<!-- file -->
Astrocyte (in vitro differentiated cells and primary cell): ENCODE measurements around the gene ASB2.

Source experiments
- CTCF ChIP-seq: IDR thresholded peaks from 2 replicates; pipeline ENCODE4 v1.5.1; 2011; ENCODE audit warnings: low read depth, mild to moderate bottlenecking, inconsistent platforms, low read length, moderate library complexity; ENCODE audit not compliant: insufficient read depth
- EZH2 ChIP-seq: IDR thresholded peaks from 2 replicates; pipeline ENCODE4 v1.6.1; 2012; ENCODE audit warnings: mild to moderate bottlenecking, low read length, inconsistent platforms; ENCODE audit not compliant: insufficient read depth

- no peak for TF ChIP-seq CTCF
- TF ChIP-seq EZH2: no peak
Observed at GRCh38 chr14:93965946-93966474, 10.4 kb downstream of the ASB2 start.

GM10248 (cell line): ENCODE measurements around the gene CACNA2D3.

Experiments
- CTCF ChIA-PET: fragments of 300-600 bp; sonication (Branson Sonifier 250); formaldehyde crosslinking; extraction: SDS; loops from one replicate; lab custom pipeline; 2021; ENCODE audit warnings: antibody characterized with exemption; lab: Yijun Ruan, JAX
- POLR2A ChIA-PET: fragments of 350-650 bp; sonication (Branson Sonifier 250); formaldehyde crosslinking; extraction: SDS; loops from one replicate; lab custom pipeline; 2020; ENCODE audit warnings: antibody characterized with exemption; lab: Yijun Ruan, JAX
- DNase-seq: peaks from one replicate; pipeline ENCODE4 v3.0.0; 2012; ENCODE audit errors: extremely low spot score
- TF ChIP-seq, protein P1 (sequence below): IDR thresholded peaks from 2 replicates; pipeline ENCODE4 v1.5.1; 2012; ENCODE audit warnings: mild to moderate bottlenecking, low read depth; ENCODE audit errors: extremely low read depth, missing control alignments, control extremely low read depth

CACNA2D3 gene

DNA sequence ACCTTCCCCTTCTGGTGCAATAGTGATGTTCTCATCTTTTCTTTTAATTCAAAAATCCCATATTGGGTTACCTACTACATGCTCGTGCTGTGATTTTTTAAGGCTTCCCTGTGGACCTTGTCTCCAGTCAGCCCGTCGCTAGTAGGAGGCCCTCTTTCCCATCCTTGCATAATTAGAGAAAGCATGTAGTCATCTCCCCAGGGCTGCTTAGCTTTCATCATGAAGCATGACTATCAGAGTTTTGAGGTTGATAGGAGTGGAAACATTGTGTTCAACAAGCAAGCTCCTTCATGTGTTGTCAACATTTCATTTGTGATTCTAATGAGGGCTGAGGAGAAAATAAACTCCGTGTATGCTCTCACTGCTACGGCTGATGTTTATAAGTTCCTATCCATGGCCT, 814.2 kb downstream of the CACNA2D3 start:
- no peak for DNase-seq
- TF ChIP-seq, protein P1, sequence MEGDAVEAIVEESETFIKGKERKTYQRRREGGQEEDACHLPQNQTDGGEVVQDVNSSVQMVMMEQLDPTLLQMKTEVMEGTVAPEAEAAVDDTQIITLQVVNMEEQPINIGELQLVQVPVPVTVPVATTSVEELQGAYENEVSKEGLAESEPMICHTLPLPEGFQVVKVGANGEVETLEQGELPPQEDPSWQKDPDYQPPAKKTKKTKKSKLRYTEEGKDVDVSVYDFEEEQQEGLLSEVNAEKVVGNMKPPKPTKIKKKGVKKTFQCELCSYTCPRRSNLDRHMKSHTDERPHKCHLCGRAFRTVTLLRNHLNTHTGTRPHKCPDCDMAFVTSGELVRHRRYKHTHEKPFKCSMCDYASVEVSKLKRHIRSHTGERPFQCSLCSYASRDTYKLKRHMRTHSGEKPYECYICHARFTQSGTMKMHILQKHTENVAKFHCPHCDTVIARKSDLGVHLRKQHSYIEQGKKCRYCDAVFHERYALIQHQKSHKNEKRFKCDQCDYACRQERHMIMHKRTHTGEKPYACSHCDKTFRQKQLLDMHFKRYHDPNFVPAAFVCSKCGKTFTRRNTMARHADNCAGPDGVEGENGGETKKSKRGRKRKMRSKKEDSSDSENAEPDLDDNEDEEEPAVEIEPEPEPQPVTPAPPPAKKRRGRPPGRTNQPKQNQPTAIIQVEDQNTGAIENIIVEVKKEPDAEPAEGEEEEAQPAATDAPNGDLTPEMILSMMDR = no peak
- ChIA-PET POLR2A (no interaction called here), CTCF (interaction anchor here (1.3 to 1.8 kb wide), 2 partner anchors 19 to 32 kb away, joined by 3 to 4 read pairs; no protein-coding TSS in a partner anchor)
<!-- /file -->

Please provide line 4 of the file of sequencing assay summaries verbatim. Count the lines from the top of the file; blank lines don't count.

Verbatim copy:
- EZH2 ChIP-seq: IDR thresholded peaks from 2 replicates; pipeline ENCODE4 v1.6.1; 2012; ENCODE audit warnings: mild to moderate bottlenecking, low read length, inconsistent platforms; ENCODE audit not compliant: insufficient read depth